Representations of Homosexuality: Black Liberation Theology by R. Sneed

By R. Sneed

This ebook demanding situations black non secular and cultural critics to reconsider theological and moral ways to homosexuality. Sneed demonstrates how black liberation theology and has frequently characterised homosexuality as an issue to be solved, and his paintings the following deals a distinct manner for black non secular students to technique black homosexuality and spiritual experiences.Drawing on quite a number black homosexual writers from Essex Hemphill to J.L. King, Sneed identifies black homosexual men's literature as a wealthy resource for theological and moral mirrored image and issues black non secular scholarship towards an ethics of openness.

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Representations of Homosexuality: Black Liberation Theology and Cultural Criticism

This booklet demanding situations black non secular and cultural critics to reconsider theological and moral techniques to homosexuality. Sneed demonstrates how black liberation theology and has frequently characterised homosexuality as an issue to be solved, and his paintings the following bargains a special method for black spiritual students to strategy black homosexuality and non secular stories.

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Extra resources for Representations of Homosexuality: Black Liberation Theology and Cultural Criticism

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The black power movement did not characterize itself as a movement of reconciliation, for reconciliation meant that it would be black folks who would concede power while whites would maintain a status quo. The black power movement was a movement concerned with black self-consciousness, self-reliance, and complete liberation from dependence upon whites. Influenced heavily by the rhetoric of the Nation of Islam and, more importantly, Malcolm X, the black power movement challenged the civil rights movement’s assumed primacy among African Americans.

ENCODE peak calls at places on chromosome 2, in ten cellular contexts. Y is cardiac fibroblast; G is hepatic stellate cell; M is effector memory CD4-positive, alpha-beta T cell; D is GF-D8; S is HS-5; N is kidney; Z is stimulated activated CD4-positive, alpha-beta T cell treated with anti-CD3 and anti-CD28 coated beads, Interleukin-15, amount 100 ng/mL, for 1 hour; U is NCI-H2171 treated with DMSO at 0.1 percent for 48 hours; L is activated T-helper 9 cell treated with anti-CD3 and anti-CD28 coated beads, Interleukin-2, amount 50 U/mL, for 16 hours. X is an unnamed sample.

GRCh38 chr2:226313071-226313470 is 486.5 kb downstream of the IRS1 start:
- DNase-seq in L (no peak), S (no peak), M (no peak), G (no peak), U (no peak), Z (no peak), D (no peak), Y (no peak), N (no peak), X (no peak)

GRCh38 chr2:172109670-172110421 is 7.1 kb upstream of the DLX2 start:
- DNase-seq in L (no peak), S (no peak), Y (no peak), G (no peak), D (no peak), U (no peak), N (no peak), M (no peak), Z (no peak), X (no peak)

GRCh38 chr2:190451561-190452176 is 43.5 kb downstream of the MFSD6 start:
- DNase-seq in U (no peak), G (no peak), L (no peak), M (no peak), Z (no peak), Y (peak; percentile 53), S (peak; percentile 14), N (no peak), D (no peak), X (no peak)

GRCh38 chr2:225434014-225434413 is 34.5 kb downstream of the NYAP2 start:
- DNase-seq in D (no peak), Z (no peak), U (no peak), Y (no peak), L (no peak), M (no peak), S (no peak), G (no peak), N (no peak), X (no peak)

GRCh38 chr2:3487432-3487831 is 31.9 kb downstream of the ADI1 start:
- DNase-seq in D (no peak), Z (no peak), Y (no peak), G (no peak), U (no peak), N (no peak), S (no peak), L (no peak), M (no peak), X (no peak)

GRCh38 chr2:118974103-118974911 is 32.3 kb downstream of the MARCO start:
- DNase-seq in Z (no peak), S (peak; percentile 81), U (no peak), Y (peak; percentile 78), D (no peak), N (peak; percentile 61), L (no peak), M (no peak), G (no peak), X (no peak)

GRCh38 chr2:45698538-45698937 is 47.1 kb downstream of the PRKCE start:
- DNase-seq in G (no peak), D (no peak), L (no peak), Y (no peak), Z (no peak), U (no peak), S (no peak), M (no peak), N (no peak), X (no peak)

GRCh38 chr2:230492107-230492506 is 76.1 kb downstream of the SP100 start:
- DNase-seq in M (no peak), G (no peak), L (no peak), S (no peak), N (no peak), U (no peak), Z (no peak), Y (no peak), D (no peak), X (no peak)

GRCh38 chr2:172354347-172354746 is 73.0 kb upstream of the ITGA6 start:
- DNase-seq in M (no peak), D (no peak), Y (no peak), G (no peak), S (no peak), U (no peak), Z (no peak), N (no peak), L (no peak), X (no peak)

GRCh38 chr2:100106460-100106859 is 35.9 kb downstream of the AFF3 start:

If God breaks into history only occasionally and brings hope to oppressed blacks, it appears that this relief might manifest itself in the form of class mobility. Second, Cone’s theology assumes that black people in the United States have a unified, singular experience. When he speaks of black experience as being an experience of ghettos, poorly maintained tenements, and rats in A Black Theology of Liberation, he is speaking about an urban Northern setting. However, Cone does not allow for any descriptions of black experience that are not framed by living in abject poverty and misery.

It is an attempt to bring forward the voices and experiences of a group of African Americans that often is framed in the context of heterosexuality and white supremacy. I realize that there is a potential methodological problem with the book, one that becomes clear in chapters 3 and 4. In the survey of black gay literature that forms the core of these chapters, I focus exclusively on black gay men’s writings. This may appear to readers as a methodological blind spot or, even worse, a deliberate marginalization of black lesbian experiences.

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